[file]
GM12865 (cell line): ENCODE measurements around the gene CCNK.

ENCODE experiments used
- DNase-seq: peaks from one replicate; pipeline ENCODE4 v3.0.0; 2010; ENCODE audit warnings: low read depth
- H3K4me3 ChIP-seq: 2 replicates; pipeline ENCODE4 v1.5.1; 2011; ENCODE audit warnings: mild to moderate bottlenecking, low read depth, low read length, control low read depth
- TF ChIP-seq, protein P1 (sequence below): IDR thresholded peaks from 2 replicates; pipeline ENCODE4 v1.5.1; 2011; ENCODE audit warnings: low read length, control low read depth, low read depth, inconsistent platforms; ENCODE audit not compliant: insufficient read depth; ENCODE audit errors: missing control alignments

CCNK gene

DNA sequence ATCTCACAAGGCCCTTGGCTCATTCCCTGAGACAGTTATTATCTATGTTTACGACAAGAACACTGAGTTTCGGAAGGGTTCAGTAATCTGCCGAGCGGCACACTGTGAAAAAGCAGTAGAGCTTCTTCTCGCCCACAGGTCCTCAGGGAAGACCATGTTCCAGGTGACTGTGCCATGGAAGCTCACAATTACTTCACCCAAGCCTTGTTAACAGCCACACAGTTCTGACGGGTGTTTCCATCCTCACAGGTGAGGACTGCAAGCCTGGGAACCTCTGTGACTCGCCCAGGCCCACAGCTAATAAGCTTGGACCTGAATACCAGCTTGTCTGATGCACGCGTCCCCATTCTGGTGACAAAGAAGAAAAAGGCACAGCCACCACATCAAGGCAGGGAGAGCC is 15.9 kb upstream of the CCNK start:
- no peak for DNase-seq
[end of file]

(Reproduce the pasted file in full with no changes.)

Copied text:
GM12865 (cell line): ENCODE measurements around the gene CCNK.

ENCODE experiments used
- DNase-seq: peaks from one replicate; pipeline ENCODE4 v3.0.0; 2010; ENCODE audit warnings: low read depth
- H3K4me3 ChIP-seq: 2 replicates; pipeline ENCODE4 v1.5.1; 2011; ENCODE audit warnings: mild to moderate bottlenecking, low read depth, low read length, control low read depth
- TF ChIP-seq, protein P1 (sequence below): IDR thresholded peaks from 2 replicates; pipeline ENCODE4 v1.5.1; 2011; ENCODE audit warnings: low read length, control low read depth, low read depth, inconsistent platforms; ENCODE audit not compliant: insufficient read depth; ENCODE audit errors: missing control alignments

CCNK gene

DNA sequence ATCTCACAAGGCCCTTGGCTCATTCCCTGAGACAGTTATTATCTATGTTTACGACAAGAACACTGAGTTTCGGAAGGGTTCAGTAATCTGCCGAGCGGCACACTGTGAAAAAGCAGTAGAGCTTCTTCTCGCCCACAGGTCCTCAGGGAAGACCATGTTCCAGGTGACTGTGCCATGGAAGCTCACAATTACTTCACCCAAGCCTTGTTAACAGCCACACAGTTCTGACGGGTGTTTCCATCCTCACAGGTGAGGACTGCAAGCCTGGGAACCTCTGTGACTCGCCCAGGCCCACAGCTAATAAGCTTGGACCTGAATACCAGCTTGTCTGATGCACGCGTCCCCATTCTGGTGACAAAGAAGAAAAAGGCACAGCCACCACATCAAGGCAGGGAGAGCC is 15.9 kb upstream of the CCNK start:
- no peak for DNase-seq